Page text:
Every once in a while, Lacey will post a food poll, letting her readers choose recipes or topics that will be covered at a future date. One such poll featured possible dessert recipes. Choices included crème brulée, carrot cake cheesecake, lemon bars, oatmeal raisin cookies and cranberry sorbet. I was intrigued by the carrot cake cheesecake, but I voted for crème brulée. Several times {wink}. Why? Because I love simple foods with tremendous flavor, and crème brulée is one of those foods. Four ingredients. Full of flavor. Out of this world texture. I’m in.

The recipe says “easy” and by golly, she wasn’t kidding. You combine 4 ingredients, pour them into ramekins and bake them in a water bath. The cast of characters include 5 egg yolks, 2 cups of heavy cream, 1/2 cup of sugar, and 1 1/2 teaspoons of vanilla extract. For this recipe, I broke out the good stuff – the pure vanilla bean paste. If you’ve never tried this stuff, you have to. This recipe is perfect for it. If I were making a chocolate cake, I would most definitely use the regular vanilla extract. But for this dish, the good stuff really shines.

Once your little pots of creme are baked and cooled, it’s decision time. You can stop here and just enjoy this as an incredible custard, or you can pour some sugar on it and brulée those puppies. I’m going whole hog. Conveniently, TCP just happens to have one of those baby blow torches. “Break out the blow torch, honey! I’m gonna’ burn some sugar, Sugar!” Fingers crossed that I don’t burn the house down. Oven mitt? Check. Fire extinguisher? Check. Let’s roll!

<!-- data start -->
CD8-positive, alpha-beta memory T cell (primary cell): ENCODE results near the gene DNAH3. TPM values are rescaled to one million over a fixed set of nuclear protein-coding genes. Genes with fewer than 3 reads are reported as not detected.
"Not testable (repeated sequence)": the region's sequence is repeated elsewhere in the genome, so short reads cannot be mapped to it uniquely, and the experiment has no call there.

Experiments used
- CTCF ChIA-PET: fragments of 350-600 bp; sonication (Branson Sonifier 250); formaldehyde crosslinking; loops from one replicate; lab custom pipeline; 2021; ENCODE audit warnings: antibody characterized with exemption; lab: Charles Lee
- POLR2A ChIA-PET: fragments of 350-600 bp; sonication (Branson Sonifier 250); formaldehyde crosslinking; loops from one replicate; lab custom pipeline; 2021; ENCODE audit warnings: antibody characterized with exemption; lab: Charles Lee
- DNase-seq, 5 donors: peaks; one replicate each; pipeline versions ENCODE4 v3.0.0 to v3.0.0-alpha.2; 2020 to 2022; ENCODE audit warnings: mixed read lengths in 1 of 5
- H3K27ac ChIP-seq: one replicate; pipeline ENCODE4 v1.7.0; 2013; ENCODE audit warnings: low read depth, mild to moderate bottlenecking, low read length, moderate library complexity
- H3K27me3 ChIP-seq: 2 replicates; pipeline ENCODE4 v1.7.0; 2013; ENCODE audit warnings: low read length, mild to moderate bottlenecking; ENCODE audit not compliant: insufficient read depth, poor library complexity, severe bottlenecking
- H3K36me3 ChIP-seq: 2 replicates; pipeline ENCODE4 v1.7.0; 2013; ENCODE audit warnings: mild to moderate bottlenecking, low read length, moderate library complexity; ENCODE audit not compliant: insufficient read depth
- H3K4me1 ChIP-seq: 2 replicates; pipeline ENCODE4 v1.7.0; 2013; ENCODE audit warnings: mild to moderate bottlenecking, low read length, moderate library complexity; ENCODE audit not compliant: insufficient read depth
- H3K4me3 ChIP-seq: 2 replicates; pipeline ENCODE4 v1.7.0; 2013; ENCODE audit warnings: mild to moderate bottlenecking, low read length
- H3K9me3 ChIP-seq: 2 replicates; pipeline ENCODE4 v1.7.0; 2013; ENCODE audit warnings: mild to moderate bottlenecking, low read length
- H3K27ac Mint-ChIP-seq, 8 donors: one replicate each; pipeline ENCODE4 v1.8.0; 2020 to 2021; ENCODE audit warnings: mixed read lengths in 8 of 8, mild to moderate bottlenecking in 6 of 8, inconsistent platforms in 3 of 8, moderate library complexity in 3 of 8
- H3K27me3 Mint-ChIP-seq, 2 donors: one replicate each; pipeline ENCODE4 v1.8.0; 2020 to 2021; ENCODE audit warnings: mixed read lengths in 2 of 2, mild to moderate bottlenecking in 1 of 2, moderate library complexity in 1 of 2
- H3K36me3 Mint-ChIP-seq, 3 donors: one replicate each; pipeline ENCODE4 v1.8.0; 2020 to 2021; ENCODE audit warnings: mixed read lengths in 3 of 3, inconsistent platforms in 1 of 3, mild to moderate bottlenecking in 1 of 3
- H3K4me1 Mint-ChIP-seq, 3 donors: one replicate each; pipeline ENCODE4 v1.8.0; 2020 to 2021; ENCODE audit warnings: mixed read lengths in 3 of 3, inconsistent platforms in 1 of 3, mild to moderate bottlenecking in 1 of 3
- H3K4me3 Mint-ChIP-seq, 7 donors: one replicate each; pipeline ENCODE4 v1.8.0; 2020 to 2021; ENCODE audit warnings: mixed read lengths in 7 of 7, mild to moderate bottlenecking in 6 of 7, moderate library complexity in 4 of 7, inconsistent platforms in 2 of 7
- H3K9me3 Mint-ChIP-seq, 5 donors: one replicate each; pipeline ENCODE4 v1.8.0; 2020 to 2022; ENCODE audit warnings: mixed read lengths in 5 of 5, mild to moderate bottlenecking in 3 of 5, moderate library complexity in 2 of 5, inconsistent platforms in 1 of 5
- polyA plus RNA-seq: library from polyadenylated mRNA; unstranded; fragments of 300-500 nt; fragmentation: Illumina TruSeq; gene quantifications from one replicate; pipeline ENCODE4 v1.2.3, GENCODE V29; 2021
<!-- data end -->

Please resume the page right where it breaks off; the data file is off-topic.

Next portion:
The verdict: this stuff is almost too good to be true. It’s so easy and inexpensive to make, it makes me a little angry at all those hoity-toity restaurants that charge $12.50 a serving for it. Shame on them. Deep, money-grubbing shame. Thanks to Lacey, I can now make fabulous crème brulée at home. That’s a good thing and a bad thing. Good because this recipe is really fantastic. Bad because I really shouldn’t have the power to make this all the time. I’m having a vision of “Good Nana” and “Bad Nana” sitting on each shoulder screaming at each other. (Secretly, I’m rooting for Bad Nana. Go, Bad Nana! You go with your bad self!)

To see this recipe with all of the glorious step-by-step photos, visit Lacey’s blog at: http://www.asweetpeachef.com/sweets/easy-creme-brulee/

PS – A very special thank you to Katie at Lucky Girl Sweets ‘n Stuff. She selected my name for her first giveaway last week, which happened to be those super cute red ramekins. They look just like miniature Le Crueset Dutch ovens. They are too stinkin’ cute, and perfect for crème brulée. Thanks, Katie! I love them. You should click on the link above and drop in on her. She’s a feisty Texan like me. And tell her I said “howdy!”